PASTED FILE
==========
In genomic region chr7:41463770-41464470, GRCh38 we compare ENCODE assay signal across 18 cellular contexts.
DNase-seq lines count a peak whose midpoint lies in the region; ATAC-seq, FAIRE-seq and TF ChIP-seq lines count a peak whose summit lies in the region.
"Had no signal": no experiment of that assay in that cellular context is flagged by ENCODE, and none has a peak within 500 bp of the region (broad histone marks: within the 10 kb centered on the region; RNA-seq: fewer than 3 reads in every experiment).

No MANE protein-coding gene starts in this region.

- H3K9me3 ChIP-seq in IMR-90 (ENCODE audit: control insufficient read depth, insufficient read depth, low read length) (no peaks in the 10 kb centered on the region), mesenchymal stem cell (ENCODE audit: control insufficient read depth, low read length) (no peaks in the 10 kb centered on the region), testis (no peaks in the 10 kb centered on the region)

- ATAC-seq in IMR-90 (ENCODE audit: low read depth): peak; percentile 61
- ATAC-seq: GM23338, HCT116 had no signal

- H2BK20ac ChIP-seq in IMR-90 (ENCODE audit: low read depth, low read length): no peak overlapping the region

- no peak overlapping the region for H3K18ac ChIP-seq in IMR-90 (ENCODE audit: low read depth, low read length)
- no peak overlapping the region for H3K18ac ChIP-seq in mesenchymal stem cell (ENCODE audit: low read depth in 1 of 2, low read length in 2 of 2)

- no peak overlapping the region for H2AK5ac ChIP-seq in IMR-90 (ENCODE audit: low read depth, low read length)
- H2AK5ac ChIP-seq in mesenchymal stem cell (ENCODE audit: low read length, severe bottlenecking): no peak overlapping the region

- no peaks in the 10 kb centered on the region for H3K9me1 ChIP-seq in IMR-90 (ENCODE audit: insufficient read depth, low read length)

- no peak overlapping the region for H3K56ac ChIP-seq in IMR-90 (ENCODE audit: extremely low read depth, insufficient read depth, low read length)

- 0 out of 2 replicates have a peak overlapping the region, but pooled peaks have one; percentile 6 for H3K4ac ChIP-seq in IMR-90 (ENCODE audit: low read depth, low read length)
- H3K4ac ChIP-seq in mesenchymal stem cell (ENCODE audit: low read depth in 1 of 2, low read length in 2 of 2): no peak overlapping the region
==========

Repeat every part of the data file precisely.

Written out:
In genomic region chr7:41463770-41464470, GRCh38 we compare ENCODE assay signal across 18 cellular contexts.
DNase-seq lines count a peak whose midpoint lies in the region; ATAC-seq, FAIRE-seq and TF ChIP-seq lines count a peak whose summit lies in the region.
"Had no signal": no experiment of that assay in that cellular context is flagged by ENCODE, and none has a peak within 500 bp of the region (broad histone marks: within the 10 kb centered on the region; RNA-seq: fewer than 3 reads in every experiment).

No MANE protein-coding gene starts in this region.

- H3K9me3 ChIP-seq in IMR-90 (ENCODE audit: control insufficient read depth, insufficient read depth, low read length) (no peaks in the 10 kb centered on the region), mesenchymal stem cell (ENCODE audit: control insufficient read depth, low read length) (no peaks in the 10 kb centered on the region), testis (no peaks in the 10 kb centered on the region)

- ATAC-seq in IMR-90 (ENCODE audit: low read depth): peak; percentile 61
- ATAC-seq: GM23338, HCT116 had no signal

- H2BK20ac ChIP-seq in IMR-90 (ENCODE audit: low read depth, low read length): no peak overlapping the region

- no peak overlapping the region for H3K18ac ChIP-seq in IMR-90 (ENCODE audit: low read depth, low read length)
- no peak overlapping the region for H3K18ac ChIP-seq in mesenchymal stem cell (ENCODE audit: low read depth in 1 of 2, low read length in 2 of 2)

- no peak overlapping the region for H2AK5ac ChIP-seq in IMR-90 (ENCODE audit: low read depth, low read length)
- H2AK5ac ChIP-seq in mesenchymal stem cell (ENCODE audit: low read length, severe bottlenecking): no peak overlapping the region

- no peaks in the 10 kb centered on the region for H3K9me1 ChIP-seq in IMR-90 (ENCODE audit: insufficient read depth, low read length)

- no peak overlapping the region for H3K56ac ChIP-seq in IMR-90 (ENCODE audit: extremely low read depth, insufficient read depth, low read length)

- 0 out of 2 replicates have a peak overlapping the region, but pooled peaks have one; percentile 6 for H3K4ac ChIP-seq in IMR-90 (ENCODE audit: low read depth, low read length)
- H3K4ac ChIP-seq in mesenchymal stem cell (ENCODE audit: low read depth in 1 of 2, low read length in 2 of 2): no peak overlapping the region